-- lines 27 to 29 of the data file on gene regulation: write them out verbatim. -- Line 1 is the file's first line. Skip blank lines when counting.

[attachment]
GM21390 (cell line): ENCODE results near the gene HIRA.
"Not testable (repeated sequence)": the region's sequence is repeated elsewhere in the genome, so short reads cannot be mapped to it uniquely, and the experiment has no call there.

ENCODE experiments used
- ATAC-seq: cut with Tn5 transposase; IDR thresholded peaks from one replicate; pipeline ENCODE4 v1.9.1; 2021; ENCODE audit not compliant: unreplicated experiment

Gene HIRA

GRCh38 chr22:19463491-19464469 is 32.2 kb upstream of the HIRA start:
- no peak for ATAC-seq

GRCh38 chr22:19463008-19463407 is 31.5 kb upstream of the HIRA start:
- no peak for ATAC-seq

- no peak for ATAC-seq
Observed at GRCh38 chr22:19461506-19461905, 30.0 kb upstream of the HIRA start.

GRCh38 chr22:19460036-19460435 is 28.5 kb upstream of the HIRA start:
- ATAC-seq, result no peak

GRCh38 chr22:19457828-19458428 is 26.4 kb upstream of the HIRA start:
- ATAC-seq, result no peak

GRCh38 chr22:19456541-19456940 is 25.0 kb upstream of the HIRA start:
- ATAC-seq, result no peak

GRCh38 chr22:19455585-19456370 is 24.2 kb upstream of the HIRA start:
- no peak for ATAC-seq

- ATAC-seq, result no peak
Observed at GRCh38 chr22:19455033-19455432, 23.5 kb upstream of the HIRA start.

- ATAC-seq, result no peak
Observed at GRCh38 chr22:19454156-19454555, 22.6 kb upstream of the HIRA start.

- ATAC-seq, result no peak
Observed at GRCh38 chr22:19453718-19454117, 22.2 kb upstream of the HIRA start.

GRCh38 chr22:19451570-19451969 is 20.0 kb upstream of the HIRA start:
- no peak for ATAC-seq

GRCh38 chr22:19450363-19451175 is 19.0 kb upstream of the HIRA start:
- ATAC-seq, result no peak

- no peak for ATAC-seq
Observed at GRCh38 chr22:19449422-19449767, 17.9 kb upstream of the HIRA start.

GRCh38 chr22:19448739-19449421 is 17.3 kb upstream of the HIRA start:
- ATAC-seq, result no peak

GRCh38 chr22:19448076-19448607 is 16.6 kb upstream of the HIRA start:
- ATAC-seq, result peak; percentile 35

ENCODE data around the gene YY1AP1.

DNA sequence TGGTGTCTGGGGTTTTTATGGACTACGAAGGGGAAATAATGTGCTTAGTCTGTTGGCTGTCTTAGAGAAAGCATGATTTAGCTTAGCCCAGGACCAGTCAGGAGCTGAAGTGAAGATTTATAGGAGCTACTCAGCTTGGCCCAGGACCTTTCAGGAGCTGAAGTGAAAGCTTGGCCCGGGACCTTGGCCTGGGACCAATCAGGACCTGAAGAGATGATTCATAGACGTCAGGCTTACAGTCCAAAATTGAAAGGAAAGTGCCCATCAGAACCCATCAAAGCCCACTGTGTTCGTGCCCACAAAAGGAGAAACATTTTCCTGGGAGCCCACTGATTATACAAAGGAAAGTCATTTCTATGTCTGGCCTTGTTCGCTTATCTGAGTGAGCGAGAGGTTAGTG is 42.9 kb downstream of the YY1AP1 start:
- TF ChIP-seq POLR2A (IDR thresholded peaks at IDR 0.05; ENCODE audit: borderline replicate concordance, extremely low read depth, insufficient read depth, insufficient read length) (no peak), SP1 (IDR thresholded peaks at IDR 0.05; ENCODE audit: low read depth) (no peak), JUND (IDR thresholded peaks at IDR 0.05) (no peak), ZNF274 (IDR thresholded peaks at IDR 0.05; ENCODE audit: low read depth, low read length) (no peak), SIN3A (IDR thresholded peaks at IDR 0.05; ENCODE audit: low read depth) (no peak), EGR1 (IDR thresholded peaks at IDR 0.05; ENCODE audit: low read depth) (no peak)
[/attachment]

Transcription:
- no peak for ATAC-seq

GRCh38 chr22:19450363-19451175 is 19.0 kb upstream of the HIRA start:
- ATAC-seq, result no peak